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SULFORAPHANE SUPPLEMENTS: What are the benefits of sulforaphane?


Interested to know if sulforaphane supplements have health benefits?

Maybe you have read about the benefits of sulforaphane on gut and brain health, cancer, or autism.

In this blog, we will review sulforaphane, its potential health benefits, and how to obtain it from diet and supplements.

Keep reading to find out more!

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This information is for educational purposes only. As with any medical advice, always check with your doctor or healthcare professional for personal and age-appropriate recommendations.

What is Sulforaphane?

Sulforaphane (SFN) is a powerful sulfur containing compound found in cruciferous vegetables. It is a member of the isothiocyanates family. 

In the body, SFN activates NRF2 which regulates the expression of over 500 genes (think aging and detox).  It plays an important role in detoxification and reducing inflammation (1). 

What are Some Potential Sulforaphane Health Benefits?

There are many current studies on SFN and it benefits with autism, cancer, cardiovascular disease, and osteoporosis (2).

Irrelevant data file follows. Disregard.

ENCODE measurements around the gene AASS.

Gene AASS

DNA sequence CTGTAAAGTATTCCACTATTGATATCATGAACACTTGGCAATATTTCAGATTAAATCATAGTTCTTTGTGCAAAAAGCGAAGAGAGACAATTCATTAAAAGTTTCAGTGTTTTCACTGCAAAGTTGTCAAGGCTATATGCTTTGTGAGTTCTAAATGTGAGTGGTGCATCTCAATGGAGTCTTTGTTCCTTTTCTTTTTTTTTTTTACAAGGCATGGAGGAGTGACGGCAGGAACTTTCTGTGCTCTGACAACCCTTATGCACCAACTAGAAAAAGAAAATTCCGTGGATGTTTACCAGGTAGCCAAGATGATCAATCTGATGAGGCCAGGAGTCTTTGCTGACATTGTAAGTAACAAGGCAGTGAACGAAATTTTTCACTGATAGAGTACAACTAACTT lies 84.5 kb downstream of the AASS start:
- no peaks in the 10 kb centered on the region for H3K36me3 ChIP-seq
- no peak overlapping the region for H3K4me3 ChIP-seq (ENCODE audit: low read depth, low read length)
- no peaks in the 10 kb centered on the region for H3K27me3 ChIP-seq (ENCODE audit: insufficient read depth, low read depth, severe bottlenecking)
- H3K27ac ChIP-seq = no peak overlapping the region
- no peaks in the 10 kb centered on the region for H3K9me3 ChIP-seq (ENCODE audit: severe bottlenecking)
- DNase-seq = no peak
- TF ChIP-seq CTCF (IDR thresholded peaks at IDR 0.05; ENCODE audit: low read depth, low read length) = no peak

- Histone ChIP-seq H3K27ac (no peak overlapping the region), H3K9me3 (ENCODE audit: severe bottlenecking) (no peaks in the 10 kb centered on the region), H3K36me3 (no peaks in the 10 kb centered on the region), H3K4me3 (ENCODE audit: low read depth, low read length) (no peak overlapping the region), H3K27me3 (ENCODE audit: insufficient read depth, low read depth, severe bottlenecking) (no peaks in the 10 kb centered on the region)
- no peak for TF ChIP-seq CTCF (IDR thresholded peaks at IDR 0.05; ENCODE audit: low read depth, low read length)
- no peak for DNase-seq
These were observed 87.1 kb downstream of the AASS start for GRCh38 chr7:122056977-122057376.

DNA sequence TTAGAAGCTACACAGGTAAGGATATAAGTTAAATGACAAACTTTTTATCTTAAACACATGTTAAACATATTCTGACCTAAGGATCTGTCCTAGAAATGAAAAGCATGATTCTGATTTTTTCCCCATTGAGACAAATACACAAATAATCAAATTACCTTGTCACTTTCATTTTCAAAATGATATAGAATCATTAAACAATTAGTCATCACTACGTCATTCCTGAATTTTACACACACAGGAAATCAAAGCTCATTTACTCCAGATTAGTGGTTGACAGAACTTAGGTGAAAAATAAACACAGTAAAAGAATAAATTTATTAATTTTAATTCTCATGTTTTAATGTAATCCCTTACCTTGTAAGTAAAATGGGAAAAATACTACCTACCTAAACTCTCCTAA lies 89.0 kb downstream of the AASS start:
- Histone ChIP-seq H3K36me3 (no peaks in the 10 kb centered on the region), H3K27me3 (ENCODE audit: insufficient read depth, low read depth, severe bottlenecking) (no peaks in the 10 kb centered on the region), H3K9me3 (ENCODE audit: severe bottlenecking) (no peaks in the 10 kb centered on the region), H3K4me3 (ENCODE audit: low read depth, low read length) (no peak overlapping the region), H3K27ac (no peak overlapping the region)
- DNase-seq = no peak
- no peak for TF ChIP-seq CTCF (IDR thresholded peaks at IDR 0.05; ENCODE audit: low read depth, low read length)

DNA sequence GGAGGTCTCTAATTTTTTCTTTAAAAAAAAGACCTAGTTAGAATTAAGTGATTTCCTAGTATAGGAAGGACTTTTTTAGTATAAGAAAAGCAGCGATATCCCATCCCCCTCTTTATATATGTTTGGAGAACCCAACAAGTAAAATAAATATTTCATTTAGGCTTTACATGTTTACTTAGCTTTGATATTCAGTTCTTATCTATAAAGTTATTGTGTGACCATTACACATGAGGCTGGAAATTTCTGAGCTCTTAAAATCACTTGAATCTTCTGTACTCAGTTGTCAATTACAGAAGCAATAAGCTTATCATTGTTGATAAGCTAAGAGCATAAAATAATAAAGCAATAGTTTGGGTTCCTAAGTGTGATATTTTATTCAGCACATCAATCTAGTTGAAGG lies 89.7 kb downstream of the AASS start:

Decrease Inflammation

SFN has been studied as a treatment for neurodegenerative diseases like Alzheimers, Parkinsons, and Multiple Sclerosis because of its “antioxidant, anti-inflammatory, and anti-apoptotic properties”(3) .  

Scientists have also found benefits with fatigue, inflammation, and oxidative stress during exercise (4).

Helps to Improve Immune Health

SFN has shown to increase the body’s immune response to pathogens (5).  SFN boosts the production of enzymes in immune cells that result in an anti-inflammatory effect on the body. 

Optimize the Gut

A 2022 review looked at SFN and the reduction of intestinal inflammation in inflammatory bowel diseases like ulcerative colitis and Crohn’s disease as well as future health benefits of SFN (6). SFN  shows a promising benefit for intestinal health by preventing the intestinal wall from LPS (lipopolysaccharides) induced changes and injury (7).